1 Corinthians 6:
2 Do ye not know that the saints shall judge the world? and if the world shall be judged by you, are ye unworthy to judge the smallest matters?
3 Know ye not that we shall judge angels? how much more things that pertain to this life?
This is a cute button of a bird, one of the smallest sparrows. It has such a fun sounding Latin name, Spizella pusilla. Say it a few times and you will not forget its name. It’s specie name, pusilla means tiny.
The Field Sparrow is overall more pale than other sparrows. This photo shows the faded appearance of the crown.
I am curious, what color is this bird’s bill? Every field guide I have looked at calls this color pink. I think it looks orange. What do you see?
And off topic…
14 For this cause I bow my knees unto the Father of our Lord Jesus Christ,
15 Of whom the whole family in heaven and earth is named,
16 That he would grant you, according to the riches of his glory, to be strengthened with might by his Spirit in the inner man;
In common language, this is the Sparrow family. But that is misleading. Not all are named Sparrow. You have Juncos, Longspurs, a Bunting, and Towhees. In Iowa, there have been seen 26 of these birds. Also, a couple of birds that are named Sparrow are not true sparrows. A list of Emberizids can be found here.
Our Lincoln’s Sparrow has returned!
This has been the time for sparrows. In the last week, we’ve seen in our yard this fellow, Swamp, White-crowned, White-throated, and our beloved Harris’s Sparrows. And this batch of Harris’s is feisty! They want no one eating their food. It was funny watching them charge after the HOSP!
Talking about House Sparrows, you may know their numbers are decreasing in their native land over in Europe. People here joke about wanting to ship them back. I have to wonder how would the Americanized HOSP handle life across the big pond? Would they be the same aggressive bird as here and then become a pest? Or would they struggle to survive as their relatives?
Not sure if I am happy or not. We got our first of the year House Wren in the yard today (29 April). They are cute little things with a perky song. But the males get bored and cause some ugly trouble for other birds. He is fairly early this year compared to last.
6 And the Lord said, Behold, the people is one, and they have all one language; and this they begin to do: and now nothing will be restrained from them, which they have imagined to do.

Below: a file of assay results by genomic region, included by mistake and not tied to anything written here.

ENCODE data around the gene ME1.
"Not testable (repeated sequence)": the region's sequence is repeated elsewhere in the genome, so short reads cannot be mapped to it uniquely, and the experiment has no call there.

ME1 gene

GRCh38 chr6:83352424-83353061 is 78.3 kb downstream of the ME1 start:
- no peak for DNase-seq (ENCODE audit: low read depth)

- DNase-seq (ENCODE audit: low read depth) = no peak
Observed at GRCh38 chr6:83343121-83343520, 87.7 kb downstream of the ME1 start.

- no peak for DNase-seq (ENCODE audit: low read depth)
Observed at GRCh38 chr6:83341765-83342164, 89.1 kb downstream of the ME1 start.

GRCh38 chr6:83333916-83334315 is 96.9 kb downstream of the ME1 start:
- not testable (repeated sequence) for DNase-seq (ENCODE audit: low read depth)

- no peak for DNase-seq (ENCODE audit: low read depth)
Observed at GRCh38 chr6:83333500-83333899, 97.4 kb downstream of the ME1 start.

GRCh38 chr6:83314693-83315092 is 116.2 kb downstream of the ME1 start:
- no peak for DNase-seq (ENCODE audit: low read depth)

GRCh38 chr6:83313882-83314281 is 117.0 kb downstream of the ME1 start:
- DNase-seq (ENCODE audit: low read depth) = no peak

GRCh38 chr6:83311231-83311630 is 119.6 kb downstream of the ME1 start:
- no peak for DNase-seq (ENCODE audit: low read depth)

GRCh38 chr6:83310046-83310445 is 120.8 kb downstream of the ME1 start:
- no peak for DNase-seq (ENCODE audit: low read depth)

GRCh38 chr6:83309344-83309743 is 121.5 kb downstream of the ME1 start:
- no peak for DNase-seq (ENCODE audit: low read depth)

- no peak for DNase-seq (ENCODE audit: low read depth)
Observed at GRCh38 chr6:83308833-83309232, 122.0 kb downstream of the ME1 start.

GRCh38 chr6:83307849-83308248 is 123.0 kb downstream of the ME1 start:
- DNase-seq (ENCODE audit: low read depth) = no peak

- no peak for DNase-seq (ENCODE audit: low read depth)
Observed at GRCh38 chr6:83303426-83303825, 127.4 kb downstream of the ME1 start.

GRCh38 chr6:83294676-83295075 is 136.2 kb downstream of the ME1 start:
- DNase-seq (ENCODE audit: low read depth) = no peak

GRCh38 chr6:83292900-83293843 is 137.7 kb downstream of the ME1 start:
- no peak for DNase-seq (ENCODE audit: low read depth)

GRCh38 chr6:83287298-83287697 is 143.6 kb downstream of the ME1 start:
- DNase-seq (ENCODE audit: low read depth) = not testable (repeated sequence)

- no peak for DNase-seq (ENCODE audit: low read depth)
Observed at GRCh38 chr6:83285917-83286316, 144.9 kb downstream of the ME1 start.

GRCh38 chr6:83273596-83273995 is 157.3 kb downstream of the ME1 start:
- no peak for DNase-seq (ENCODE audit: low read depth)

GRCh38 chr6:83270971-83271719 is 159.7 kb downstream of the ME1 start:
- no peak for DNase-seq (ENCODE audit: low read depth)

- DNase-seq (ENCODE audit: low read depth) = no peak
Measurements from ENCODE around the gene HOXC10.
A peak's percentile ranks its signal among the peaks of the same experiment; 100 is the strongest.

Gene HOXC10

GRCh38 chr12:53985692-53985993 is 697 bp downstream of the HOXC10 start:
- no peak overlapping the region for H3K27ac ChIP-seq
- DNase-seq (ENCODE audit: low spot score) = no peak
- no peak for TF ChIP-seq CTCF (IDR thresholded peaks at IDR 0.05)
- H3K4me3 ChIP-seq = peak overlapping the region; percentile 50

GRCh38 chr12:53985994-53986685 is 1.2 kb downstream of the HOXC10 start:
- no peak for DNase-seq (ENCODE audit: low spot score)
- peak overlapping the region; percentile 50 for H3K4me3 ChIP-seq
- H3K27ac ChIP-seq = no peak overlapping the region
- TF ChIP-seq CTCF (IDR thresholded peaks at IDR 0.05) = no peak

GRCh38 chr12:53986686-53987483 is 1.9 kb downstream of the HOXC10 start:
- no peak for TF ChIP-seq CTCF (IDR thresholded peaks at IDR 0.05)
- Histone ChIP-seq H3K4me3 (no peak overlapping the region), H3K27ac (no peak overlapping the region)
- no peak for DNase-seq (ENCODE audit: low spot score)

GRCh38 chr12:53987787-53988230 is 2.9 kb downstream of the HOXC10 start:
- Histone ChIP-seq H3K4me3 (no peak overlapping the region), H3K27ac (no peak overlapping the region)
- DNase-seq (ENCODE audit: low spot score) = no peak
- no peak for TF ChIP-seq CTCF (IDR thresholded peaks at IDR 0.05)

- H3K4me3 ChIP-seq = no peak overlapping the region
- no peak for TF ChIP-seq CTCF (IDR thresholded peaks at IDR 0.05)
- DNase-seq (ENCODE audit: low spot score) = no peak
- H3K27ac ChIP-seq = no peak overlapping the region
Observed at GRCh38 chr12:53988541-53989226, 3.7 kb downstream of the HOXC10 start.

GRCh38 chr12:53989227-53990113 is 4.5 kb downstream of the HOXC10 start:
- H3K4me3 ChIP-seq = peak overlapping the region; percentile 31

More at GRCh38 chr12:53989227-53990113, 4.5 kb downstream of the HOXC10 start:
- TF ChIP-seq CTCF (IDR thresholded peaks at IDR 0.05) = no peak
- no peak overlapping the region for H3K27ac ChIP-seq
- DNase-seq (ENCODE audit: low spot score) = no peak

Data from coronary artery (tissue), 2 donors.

7 Go to, let us go down, and there confound their language, that they may not understand one another’s speech.
As we entered into the world of birding, we discovered some strange and unusual bird names. This is one of them.
At least it is easily pronounced. You do not want to know how we slaughtered Merganser, Scaup and other names. It’s probably a good thing we do not live within the Pyrrhuloxia’s range.
The Pied-billed Grebe is an interesting bird. It looks like a duck, but it isn’t. Here is a link to show you what their feet look like. They are very similar to Coots’. The Pied-billed’s feet are closer to their back end. Because of this, they cannot walk on land very well, nor can they take off unless they are in water. They belong to the order, Podicipediformes, which means “Rumpfoots”. These birds are excellent divers and this is their means of escape from predators.
You may wonder about why this is called a Pied-Billed Grebe. This has nothing to do with a flaky crusted dessert. “Pied” means two or more colors.
Bird facts from Iowa Birdlife by Gladys Black
16 sic enim dilexit Deus mundum ut Filium suum unigenitum daret ut omnis qui credit in eum non pereat sed habeat vitam aeternam*
dendroica but using oreothlypis?
took them to this:
Oreothlypis and Dendroica
It will be awhile yet before we see any Warblers in our yard. It was kind of a fluke to see the Myrtle Warbler when we did. They must be pretty hearty to survive an Iowa winter.
*John 3:16 in Latin
20 Therefore if thine enemy hunger, feed him; if he thirst, give him drink: for in so doing thou shalt heap coals of fire on his head.
21 Be not overcome of evil, but overcome evil with good.
This is not a full-fledged explosion, just a minor Redpoll explosion. Only a few in flight.
This morning, Monday, I was blessed to hear a chorus when I went out to take care of the feeders. Upon hearing all these new noises, I got the binocs and saw it was our little Redpolls. They have several calls, one could be described as a rattle, and another reminded me of a deeper Goldfinch alarm call. There were other vocalizations that I cannot even begin to describe.
The Latin name for our little birds is Carduelis flammea, a flaming red finch. The American Goldfinch belongs to the same genus.
Tuesday, 5 March update: We keep expecting to wake up one morning and find these sweet birds gone, but the numbers keep increasing. Our best estimate was 73 this morning. I was able to get 56 in one photo right after listening to 5-10 in a south tree. Plus there were Redpolls at other feeders. I hesitate to submit this to Ebird until our 50+ counts are accepted. Will they believe me? We can hardly believe this ourselves. Now we are doing our best to see if there are any Hoary Redpolls in the mix. They should be easy to pick out with an overall frosty appearance.
20 He hath put forth his hands against such as be at peace with him: he hath broken his covenant.
21 The words of his mouth were smoother than butter, but war was in his heart: his words were softer than oil, yet were they drawn swords.
22 Cast thy burden upon the Lord, and he shall sustain thee: he shall never suffer the righteous to be moved.
Warning: Bad photo alert.
I had no idea these little birds wintered here. My field guides all say they are here for migration only.
I’m a little Butterbutt.
You don’t believe me?
I just don’t know what to do to convince you to get your nose out of the guide.
For those of you who may not know this… Butterbutt is one of the common names for Setophaga coronata